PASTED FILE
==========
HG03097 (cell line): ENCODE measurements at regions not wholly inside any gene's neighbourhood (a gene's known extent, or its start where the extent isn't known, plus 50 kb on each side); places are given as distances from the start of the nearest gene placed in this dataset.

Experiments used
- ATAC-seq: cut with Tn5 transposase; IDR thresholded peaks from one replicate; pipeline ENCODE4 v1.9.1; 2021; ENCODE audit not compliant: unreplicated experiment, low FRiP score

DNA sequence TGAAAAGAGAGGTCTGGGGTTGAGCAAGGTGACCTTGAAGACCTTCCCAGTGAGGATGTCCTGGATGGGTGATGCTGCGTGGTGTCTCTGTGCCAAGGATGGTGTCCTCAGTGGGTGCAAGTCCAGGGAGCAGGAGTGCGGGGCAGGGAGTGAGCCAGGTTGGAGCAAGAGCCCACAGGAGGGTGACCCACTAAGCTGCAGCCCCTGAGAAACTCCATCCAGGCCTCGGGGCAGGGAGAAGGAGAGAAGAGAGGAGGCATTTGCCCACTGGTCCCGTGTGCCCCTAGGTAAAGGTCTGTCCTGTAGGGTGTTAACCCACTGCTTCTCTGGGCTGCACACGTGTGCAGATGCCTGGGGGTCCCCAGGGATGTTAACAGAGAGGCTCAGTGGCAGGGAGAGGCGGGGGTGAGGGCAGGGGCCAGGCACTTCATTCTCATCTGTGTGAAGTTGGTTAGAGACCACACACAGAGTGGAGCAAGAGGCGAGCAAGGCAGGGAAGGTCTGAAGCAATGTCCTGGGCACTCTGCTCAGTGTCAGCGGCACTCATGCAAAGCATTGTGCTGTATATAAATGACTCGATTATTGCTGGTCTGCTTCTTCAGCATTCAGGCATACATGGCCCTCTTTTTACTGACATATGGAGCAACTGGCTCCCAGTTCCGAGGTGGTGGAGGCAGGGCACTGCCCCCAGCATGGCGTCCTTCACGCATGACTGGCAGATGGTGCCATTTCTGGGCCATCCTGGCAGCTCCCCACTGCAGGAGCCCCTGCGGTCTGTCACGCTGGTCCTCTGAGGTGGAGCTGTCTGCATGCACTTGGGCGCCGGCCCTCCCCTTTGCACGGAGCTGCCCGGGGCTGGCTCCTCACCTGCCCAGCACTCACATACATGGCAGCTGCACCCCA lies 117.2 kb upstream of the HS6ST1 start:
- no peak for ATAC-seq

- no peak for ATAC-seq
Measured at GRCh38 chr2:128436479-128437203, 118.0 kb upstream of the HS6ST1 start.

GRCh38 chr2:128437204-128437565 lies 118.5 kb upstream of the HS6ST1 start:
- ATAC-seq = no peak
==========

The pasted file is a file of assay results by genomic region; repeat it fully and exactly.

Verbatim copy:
HG03097 (cell line): ENCODE measurements at regions not wholly inside any gene's neighbourhood (a gene's known extent, or its start where the extent isn't known, plus 50 kb on each side); places are given as distances from the start of the nearest gene placed in this dataset.

Experiments used
- ATAC-seq: cut with Tn5 transposase; IDR thresholded peaks from one replicate; pipeline ENCODE4 v1.9.1; 2021; ENCODE audit not compliant: unreplicated experiment, low FRiP score

DNA sequence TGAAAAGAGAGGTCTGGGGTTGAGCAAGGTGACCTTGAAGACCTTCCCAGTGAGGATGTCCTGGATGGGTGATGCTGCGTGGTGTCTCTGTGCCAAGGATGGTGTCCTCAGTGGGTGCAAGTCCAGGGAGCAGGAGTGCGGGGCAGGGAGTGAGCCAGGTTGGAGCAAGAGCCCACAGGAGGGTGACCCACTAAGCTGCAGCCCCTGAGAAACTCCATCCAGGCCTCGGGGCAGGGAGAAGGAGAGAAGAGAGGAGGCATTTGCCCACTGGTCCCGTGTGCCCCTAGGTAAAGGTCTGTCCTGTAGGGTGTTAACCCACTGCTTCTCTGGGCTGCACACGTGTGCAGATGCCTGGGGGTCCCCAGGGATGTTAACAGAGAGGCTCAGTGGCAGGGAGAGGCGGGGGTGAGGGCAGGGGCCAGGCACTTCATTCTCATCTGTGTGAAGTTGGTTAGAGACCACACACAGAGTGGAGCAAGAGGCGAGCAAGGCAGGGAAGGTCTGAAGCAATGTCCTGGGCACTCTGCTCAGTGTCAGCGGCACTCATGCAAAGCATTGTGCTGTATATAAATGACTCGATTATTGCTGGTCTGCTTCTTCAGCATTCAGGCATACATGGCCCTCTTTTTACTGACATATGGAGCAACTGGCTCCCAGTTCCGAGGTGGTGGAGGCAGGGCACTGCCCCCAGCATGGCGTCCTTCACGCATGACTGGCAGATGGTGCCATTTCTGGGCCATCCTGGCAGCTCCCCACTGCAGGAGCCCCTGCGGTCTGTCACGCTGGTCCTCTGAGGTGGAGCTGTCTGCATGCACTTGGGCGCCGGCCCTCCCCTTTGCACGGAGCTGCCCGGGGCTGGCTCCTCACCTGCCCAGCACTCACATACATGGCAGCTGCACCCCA lies 117.2 kb upstream of the HS6ST1 start:
- no peak for ATAC-seq

- no peak for ATAC-seq
Measured at GRCh38 chr2:128436479-128437203, 118.0 kb upstream of the HS6ST1 start.

GRCh38 chr2:128437204-128437565 lies 118.5 kb upstream of the HS6ST1 start:
- ATAC-seq = no peak